HDE encoding for ARRIRAW clips is a new technology that has been introduced just recently, and we received quite a few questions concerning the data management of such clips. Those questions concern the overall workflow, the general understanding how to properly handle HDE .ARX sequences in a secure backup process, and how this is covered in our software products for data management.
In this article we want to give you an overview of all the ways to customize Livegrade Pro and Livegrade Studio to the needs of your specific hardware setup as well as to the requirements of the production.
When copying camera footage, most operators are familiar with the importance of verifying a good copy. ‘Verifying’ in this case usually refers to verifying the destination, e.g. making sure that the copied file at its destination are the same as on the source location. However, another possible process is often not mentioned in that context – and that is the source verification.
When creating dailies on set or near set, you want to create them in a way that makes the following production steps as smooth as possible. Passing on relevant metadata together with the transcoded clips can contribute to that. In this article we will evaluate the benefits of passing on metadata together with transcoded clips, introduce different ways of doing so, and explain how Silverstack Lab helps with it.
Your computer’s built in file manager is a great tool. It’s great for finding and accessing certain documents, and for moving single files, e.g. onto a USB stick. However, when it comes to copying professional camera footage, the Finder should best be avoided.
To convert digital film footage, every transcoding software requires two overall components: The source clips themselves, and some kind of “instructions” as to what should be created from the source clips during transcoding. In Silverstack Lab we call these instructions transcoding configurations.
Digital cinematography enables (and sometimes even requires) post-production related activities to be taking place already on the film set. In this article we want to focus on one such activity: The interactive work with the digital look of camera images on set, also known as “live grading”.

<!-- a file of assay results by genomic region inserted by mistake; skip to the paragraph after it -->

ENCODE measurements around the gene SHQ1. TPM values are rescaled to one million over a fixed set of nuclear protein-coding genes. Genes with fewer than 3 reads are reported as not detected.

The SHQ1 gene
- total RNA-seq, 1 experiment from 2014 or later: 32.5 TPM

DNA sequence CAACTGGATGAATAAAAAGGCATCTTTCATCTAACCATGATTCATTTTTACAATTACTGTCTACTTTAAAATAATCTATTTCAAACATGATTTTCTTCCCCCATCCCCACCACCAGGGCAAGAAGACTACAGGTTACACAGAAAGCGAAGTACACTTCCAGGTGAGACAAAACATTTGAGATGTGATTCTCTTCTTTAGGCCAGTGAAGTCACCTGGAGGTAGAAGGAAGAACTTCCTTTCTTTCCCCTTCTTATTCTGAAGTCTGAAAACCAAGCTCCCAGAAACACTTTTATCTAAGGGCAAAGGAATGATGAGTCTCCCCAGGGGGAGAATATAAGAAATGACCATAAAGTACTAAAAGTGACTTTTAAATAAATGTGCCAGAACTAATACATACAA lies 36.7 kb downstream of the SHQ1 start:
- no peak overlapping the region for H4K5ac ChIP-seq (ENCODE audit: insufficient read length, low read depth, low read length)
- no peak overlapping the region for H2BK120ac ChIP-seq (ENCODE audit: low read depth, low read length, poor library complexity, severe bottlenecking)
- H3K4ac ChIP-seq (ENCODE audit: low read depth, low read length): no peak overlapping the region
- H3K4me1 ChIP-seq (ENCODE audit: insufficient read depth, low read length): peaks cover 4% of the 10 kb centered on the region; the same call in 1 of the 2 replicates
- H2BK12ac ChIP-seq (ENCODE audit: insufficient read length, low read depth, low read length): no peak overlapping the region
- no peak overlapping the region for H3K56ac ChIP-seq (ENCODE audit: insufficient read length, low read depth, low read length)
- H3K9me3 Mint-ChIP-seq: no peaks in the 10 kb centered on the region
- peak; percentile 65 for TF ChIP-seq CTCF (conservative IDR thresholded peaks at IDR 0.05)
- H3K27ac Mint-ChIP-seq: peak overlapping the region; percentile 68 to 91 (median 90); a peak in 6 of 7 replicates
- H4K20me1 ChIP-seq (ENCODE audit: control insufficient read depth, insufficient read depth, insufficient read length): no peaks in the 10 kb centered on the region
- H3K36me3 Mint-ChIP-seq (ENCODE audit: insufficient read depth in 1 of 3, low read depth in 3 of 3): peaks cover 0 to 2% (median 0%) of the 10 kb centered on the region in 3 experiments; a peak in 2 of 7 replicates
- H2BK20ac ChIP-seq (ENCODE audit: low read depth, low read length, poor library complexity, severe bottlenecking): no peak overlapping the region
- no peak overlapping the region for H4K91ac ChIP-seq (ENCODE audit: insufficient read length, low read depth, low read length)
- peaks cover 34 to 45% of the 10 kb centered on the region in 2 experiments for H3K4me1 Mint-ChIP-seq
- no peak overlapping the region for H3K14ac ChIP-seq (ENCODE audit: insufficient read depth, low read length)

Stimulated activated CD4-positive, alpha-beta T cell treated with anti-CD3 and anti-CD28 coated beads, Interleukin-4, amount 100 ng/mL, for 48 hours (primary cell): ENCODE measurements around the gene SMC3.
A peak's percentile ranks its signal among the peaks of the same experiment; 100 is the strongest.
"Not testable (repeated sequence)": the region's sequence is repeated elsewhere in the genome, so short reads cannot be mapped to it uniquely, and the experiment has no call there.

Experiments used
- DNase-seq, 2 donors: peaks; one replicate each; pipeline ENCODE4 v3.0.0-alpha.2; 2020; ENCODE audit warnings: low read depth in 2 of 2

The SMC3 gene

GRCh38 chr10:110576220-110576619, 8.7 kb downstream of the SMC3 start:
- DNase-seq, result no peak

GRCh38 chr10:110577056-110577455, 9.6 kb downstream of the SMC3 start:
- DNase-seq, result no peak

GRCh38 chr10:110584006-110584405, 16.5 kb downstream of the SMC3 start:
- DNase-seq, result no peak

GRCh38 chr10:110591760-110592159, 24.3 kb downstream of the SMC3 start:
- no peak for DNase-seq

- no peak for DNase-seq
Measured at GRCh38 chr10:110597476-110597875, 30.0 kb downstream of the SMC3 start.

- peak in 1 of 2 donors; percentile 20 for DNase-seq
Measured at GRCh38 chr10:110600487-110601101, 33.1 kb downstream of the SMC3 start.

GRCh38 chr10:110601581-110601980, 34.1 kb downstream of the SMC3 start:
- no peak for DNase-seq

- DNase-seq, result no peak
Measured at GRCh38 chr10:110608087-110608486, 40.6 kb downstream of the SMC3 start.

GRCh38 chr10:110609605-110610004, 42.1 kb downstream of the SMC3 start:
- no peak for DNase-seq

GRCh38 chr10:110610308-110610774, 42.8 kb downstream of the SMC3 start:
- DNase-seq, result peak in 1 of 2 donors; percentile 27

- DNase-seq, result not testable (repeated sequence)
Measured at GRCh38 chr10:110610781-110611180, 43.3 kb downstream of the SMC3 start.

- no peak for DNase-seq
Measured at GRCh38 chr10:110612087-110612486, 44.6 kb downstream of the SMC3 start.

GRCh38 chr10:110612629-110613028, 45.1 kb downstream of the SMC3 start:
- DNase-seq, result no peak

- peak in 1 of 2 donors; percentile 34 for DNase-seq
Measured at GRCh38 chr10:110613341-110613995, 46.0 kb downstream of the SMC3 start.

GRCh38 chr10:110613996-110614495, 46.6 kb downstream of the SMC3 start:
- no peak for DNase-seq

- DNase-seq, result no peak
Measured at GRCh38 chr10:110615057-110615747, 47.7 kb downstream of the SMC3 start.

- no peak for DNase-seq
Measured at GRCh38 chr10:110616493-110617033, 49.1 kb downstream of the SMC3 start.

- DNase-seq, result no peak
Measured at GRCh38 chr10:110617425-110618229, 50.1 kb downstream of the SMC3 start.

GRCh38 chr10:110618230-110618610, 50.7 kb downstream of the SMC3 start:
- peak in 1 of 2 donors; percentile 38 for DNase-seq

A film set is a busy place. If you are responsible for offloading footage – either as part of other responsibilities, or as a designated data wrangler – there are always a lot of things to take care of. Usually more than expected. Therefore it makes sense to look out for helpers that reduce manual work, help you deliver a great job and give you time to focus on all those other things that also need your attention.
Part one of this article discusses the origin and ideas behind “log” images as produced in almost every camera system in digital cinematography. In this second part we want to take a closer look at how you work with these images – be it as the “log” live output of the camera as an HD-SDI signal, or as the “log” footage recorded on camera media. We will discuss how to benefit from typical look workflows on set within the camera department and beyond. As the setup for dealing with log signals on set varies with the expected level of interactivity, we illustrate the benefits in five scenarios.
The DIT handles a variety of different tasks on set. While the creation of camera backups might still be the most well-known to others, his work in fact goes far beyond that. And so do the benefits he creates for others. In this article we will outline 5 examples that show how others benefit from the work of the DIT and discuss how professional software can support the DIT.